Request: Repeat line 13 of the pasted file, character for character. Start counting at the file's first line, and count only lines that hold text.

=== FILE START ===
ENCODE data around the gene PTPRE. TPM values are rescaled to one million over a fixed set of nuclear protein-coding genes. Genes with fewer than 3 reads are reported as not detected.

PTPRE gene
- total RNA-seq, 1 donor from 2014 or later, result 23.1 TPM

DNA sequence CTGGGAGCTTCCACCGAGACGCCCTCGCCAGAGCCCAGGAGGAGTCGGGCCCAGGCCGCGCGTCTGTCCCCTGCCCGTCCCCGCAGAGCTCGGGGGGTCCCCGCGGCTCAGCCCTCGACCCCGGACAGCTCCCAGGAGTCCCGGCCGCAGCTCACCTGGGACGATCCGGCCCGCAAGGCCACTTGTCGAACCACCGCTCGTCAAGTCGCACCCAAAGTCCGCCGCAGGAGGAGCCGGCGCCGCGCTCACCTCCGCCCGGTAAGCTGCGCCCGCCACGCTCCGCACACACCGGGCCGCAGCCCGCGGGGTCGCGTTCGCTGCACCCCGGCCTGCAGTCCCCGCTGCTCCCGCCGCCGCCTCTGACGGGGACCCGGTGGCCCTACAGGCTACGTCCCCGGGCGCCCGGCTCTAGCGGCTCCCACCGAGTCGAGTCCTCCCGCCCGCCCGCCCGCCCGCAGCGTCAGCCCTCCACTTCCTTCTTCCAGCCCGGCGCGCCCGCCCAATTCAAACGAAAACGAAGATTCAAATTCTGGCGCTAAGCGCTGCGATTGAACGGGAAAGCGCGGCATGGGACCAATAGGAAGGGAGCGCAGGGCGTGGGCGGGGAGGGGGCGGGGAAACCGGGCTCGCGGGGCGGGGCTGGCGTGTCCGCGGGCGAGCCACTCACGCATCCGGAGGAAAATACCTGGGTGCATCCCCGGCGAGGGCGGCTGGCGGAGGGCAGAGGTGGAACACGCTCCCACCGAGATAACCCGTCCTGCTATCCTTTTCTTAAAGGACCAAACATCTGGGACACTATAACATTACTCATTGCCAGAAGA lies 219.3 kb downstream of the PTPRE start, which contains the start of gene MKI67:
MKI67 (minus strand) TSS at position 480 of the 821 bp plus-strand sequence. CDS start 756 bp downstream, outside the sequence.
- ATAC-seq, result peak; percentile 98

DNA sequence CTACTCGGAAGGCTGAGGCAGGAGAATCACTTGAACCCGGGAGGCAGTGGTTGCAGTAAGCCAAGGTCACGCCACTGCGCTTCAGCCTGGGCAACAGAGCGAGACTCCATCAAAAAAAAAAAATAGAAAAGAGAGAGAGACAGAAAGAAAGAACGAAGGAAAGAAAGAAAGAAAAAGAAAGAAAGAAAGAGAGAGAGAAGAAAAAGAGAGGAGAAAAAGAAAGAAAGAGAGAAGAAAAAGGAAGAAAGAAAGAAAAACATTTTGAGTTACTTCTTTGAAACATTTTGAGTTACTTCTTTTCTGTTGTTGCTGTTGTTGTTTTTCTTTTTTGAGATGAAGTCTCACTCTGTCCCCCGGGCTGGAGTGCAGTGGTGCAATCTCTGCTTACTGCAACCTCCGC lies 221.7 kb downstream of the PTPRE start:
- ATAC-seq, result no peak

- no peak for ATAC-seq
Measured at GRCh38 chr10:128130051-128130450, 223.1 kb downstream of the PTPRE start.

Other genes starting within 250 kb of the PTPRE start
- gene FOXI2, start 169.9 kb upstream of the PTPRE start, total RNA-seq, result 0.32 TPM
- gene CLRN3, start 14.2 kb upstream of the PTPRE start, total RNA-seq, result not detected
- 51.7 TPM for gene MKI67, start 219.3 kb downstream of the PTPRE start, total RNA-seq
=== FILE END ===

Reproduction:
- gene CLRN3, start 14.2 kb upstream of the PTPRE start, total RNA-seq, result not detected